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The following review is from the February issue 
of the magazine "Esperanto", published by UEA. It 
appears on p. 39. I'm translating it into English 
since it relates to the purpose of this list 
(which, for all intents and purposes, is an 
English-language list). The review is by Andreas Kunzli of Switzerland.

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Detlev Blanke: "Interlinguistische Beitrage. Zum 
Wesen und zur Funktion internationaler 
Plansprachen. Pub. Sabine Fiedler. Peter Lang. 
Frankfurt/M., Berlin, Bern, Brưelles, New York, 
Oxford, Wien. 405 p. 21 cm. ISBN 9783631550243. Price: 56,50 euros.

Interlinguistics and Esperantology belong to 
those topics which have no scientific 
"conjuncture" with high prestige. Even worse, 
with a few exceptions, the field is scarcely 
taught in important universities and in 
consequence knows no shining future and 
professional perspectives, at least at the 
current time. To these disciplines there is a 
complete lack of public pressure (though there is 
some interest on the side of the student body), 
but even more the political will to justify their 
introduction into the college teaching plan. 
Ineradicable prejudices abound and hold 
stubbornly against planned languages. 
Professional interlinguists or Esperantologists, 
too, are few in number, and many somewhat 
interested scientists are occupied with 
interlinguistics only on the edge of their 
original field. Solid, modern, current 
introductory textbooks about interlinguistics and 
Esperantology, both in Esperanto and in national 
languages, are a rarity. So the topic is not at 
all popular. One can only regret that neglect, 
because at least many Esperanto speakers and 
Esperantologists consider these fields essential 
to study the international language problem, with 
which interlinguistics is intimately linked. But 
thanks to this volume, which appeared in 2006 
under the somewhat dry title "Interlinguistic 
Contributions - On the Characteristics and 
Functions of International Planned Languages" we 
at last have at our disposal, in German, a book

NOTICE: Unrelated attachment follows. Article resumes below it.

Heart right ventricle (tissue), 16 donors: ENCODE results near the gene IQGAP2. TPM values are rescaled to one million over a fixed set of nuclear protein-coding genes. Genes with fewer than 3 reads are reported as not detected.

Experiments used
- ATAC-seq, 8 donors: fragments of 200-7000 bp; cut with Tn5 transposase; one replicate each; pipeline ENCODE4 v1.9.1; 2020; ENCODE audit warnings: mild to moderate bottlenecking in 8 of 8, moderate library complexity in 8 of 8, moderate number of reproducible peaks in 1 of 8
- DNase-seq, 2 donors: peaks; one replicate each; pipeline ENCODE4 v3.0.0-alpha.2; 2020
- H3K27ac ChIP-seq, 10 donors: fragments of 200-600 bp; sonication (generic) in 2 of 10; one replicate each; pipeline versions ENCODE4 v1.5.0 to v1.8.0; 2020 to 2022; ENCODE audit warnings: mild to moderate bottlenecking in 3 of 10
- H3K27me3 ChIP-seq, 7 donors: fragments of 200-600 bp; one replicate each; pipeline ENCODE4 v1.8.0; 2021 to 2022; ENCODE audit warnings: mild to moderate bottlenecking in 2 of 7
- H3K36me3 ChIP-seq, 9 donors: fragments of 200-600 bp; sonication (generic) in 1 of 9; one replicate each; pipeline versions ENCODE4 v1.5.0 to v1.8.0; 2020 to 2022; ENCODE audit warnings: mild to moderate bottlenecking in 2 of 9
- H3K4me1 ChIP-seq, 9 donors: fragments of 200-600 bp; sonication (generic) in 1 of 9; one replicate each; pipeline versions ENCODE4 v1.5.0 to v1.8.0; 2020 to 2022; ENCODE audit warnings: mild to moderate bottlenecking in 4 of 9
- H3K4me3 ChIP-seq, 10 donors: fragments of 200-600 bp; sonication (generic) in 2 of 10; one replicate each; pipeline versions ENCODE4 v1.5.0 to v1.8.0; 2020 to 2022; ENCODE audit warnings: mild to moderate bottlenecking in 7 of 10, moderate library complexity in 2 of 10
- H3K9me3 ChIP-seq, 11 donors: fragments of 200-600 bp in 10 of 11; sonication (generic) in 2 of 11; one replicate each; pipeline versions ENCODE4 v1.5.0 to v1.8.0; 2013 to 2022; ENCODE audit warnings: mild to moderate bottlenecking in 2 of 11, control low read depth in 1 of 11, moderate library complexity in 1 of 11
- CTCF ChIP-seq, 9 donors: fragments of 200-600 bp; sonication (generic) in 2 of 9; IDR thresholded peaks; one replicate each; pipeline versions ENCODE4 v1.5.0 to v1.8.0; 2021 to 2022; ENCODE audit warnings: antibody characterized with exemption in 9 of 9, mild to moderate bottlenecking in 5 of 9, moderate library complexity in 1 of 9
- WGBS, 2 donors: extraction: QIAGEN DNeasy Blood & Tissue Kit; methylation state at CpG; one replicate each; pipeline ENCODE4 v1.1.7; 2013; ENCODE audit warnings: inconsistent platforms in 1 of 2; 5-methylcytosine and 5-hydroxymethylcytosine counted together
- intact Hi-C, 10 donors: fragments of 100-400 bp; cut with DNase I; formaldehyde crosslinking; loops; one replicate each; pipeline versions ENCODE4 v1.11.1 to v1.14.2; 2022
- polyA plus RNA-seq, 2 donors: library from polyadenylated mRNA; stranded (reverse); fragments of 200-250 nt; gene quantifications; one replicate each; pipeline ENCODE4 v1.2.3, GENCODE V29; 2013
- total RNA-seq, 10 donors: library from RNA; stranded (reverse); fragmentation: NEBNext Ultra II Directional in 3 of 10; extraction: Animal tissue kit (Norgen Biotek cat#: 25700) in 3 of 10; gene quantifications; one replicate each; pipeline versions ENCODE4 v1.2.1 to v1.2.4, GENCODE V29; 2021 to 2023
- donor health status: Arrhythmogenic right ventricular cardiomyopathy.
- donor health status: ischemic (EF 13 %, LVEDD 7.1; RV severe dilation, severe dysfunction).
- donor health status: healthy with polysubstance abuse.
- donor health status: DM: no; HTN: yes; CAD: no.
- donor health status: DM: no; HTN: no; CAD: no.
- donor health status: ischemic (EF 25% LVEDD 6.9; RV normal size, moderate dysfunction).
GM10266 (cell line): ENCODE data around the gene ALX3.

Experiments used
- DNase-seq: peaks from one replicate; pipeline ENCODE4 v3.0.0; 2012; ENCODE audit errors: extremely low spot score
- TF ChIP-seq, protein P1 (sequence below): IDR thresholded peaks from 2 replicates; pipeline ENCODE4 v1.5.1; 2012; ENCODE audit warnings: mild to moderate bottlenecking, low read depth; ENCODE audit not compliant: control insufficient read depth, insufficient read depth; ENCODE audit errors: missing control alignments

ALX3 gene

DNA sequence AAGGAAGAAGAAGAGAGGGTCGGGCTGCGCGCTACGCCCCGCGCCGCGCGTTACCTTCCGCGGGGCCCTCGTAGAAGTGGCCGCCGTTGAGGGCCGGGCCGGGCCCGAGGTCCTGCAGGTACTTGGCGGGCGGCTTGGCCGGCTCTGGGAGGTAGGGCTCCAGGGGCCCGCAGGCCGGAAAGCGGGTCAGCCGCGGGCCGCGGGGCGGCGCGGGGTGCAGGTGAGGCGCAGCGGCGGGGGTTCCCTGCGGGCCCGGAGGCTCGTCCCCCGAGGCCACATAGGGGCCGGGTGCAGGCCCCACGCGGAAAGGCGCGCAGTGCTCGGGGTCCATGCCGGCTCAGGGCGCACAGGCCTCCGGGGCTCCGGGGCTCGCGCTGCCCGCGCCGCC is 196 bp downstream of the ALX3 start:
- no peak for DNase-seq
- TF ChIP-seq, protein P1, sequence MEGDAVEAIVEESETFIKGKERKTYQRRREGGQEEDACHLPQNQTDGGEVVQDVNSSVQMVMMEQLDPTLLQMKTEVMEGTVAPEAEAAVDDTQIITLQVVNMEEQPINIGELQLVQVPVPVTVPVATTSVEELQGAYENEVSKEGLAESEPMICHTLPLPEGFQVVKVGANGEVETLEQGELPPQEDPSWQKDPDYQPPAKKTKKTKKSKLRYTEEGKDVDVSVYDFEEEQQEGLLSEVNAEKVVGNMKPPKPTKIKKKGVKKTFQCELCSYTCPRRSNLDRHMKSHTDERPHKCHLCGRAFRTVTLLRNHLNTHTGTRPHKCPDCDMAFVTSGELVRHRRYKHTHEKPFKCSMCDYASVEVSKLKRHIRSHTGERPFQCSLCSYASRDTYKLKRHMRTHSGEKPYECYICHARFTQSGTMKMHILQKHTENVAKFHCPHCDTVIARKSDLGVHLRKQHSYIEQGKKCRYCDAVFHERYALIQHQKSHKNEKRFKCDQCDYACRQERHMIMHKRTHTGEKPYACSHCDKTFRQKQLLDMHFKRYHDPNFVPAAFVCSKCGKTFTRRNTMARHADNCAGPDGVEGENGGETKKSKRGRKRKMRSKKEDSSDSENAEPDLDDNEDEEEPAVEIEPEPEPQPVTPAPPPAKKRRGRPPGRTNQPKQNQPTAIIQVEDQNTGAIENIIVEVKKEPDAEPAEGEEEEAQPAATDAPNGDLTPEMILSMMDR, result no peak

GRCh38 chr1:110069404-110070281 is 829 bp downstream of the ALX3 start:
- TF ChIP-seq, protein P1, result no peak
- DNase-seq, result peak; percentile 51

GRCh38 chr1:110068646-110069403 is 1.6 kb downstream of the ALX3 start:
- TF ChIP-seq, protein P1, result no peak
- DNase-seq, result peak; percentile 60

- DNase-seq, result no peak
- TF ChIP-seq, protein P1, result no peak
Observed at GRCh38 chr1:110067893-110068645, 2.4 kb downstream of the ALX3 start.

with a scientific level which is well suited for 
introductory, informational and overview 
purposes. This is a collection of contributions 
in the field written or edited by Detlev Blanke, 
one of the most brilliant and renowned 
interlinguists; these have, in the past, already 
appeared in some specialist or scientific 
periodicals. Of course, the articles reflect the 
main interests of the author, who as early as the 
time of the DDR was a very vigorous Esperantist 
and Esperantologist-interlinguist, and who today 
presides over the Society for Interlinguistics 
(Gesellschaft fur Interlinguistik), operating out 
of Berlin. The book unifies within itself 14 very 
different contributions, which are divided into 
four main chapters: in the first chapter 
(Interlinguistics and Planned Languages) general 
questions and the ways to literature in the field 
are treated; in the second chapter 
(Scientific-Historical Aspects) there appear 
articles about Wilhelm Ostwald, Eugen Wuster (*) 
and Ernst Beermann; the third chapter treates of 
the lexicology and lexicography of planned 
languages, and the fourth part is dedicated to 
the translation-science aspects of planned 
languages, e.g. with a study of Zamenhof as a 
translator. In an appendix we find the 
bibliography of Blanke's publications from 2001 
to 2005. Very significant is also the fact that 
this book did not appear from an amateur 
publisher but in the internationally renowned 
publishing house Peter Lang, which mainly 
publishes the works of scientists, young or old, 
as well as verious levels of dissertations. In 
fact several other interlinguistic works have 
been able to appear in book form in that 
publishing house (see e.g. Alicja Sakaguchi's 
studies in 1998 and that of Sabine Fiedler on 
phraseology in Esperanto in 1999). Books which 
are produced at Peter Lang are perhaps somewhat 
simply printed and unhappily have a sale price 
that is too high (because of the limited quantity of publication). (**)

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(*) Totally unrelated, but the mention of Wuster 
-- best known for the invention of the ISO, if 
I'm not mistaken -- reminds me that I was advised 
today that a reprint of his translation into 
Esperanto of Chamisso's "Schlemihl" is going to 
be available as of next week ...

(**) Anybody going into a college bookstore to 
start a new semester is aware of this problem. 
Frankly, I think this explanation is a load of 
hogwash. Having been involved with receiving and 
paying for printing of 1,100 copies of Bertil 
Wennergren's "Plena manlibro de Esperanta 
gramatiko", a 700-page hardback book in what 
anyone would consider a limited print run, I know 
_exactly_ how much such things cost, and each 
copy of that book cost ELNA a single digit's 
worth of dollars. Given the size of the book in 
question, and assuming that it's bound (which it 
may not be), the publisher should be paying the 
printer about $5 per copy, or a little under four 
euros. Figuring discounts and a nice profit for 
the publisher, the book should be selling at 
around twelve euros per copy, not almost sixty.


-- Don HARLOW
http://www.webcom.com/~donh/don/don.html
Opinions (in English): http://www.harlows.org/don/opinions/
Esperanto (in English): http://www.harlows.org/don/esperanto/
Literaturo (Esperante): http://donh.best.vwh.net/Esperanto/Literaturo